- Document signing: This section should outline what documents, if any, visitors need to sign before they arrive. This typically includes non-disclosure agreements or waivers, and may change depending on the visitor type. It may also include completing any safety training necessary before coming onsite.
- Visitor rules and procedures: This section should outline what your team should inform guests of prior to check-in. It’s common to include information such as:
- Where they should sign in (e.g., at the front desk)
- Hours they are allowed onsite
- Areas of the workplace they can and cannot access
- How to access the WiFi network
While visitor policies may vary by location, region, or industry-type, they should all contain this general information. If you’re refreshing your workplace visitor policy, consider the sections above and decide what to add.
Scaling your workplace visitor policy
If you oversee more than one location, you know how challenging it can be to standardize your visitor policies and procedures across your organization. Using a visitor management system (VMS) will help you standardize at scale while also meeting local and regional requirements. Here are some of the benefits of using a VMS to scale your workplace visitor policy:
- Easy expansion to new locations: Configure your account settings once and scale it to new locations. This helps to avoid multiple, lengthy setup processes in each location while still enabling you to customize your settings based on each location's requirements.
- Global dashboards: Access visitor data and invite details for each of your locations to see who’s authorized to be onsite for each of your locations.
- Remain compliant across locations: Easily export visitor data for any location, for any day or date range. You can then manage your visitor data for compliance or record-keeping purposes.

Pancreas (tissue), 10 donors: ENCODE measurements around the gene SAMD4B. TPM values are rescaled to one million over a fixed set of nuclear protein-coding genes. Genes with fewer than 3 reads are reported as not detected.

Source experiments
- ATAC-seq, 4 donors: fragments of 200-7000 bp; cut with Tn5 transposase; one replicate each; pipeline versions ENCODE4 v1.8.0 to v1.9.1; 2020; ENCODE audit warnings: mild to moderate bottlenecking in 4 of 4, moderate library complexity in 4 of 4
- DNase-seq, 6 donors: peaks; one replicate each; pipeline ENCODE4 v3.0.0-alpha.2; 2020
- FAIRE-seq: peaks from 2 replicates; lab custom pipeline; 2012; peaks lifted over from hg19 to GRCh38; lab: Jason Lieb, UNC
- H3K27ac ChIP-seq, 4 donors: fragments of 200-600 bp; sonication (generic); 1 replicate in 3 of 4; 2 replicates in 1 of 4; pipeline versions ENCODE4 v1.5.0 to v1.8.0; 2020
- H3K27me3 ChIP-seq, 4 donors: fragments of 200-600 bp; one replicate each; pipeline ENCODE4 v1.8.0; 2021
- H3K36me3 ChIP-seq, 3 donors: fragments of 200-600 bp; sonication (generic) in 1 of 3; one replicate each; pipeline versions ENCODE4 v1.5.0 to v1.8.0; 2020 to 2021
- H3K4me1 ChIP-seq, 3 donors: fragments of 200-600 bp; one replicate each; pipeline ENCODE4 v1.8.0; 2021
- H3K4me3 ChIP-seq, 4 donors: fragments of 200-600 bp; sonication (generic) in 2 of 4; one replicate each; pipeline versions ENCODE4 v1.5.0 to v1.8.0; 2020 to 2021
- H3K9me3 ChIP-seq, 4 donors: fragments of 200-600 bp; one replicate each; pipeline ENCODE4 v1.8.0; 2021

In addition to implementing a VMS, be sure to socialize your visitor policy with your employees. This will help you iron out any issues, such as sections that need further clarification, before expanding to new locations. It’ll also increase the likelihood of folks actually adhering to the policy, making it more effective.Start by ensuring your employees are aware you have a workplace visitor policy. Send out an email to the employees the policy pertains to let them know the policy exists, why it was created, and where they can find it. Next, schedule time for a short training to go over the specific sections of the policy. This way, employees can ask questions and ensure they understand how the visitor policy impacts them. Finally, make updates to your policy based on the questions and conversations you have with employees to ensure that it’s clear before expanding it to new locations.—While creating a workplace visitor policy may not be the most rewarding part of your job, it’s up there among the most important. Ready to get started? Following the tips laid out above will help you build a visitor policy that ensures your guests feel safe, welcomed, and prepared for their visit, while also protecting your workplace and employees at all times.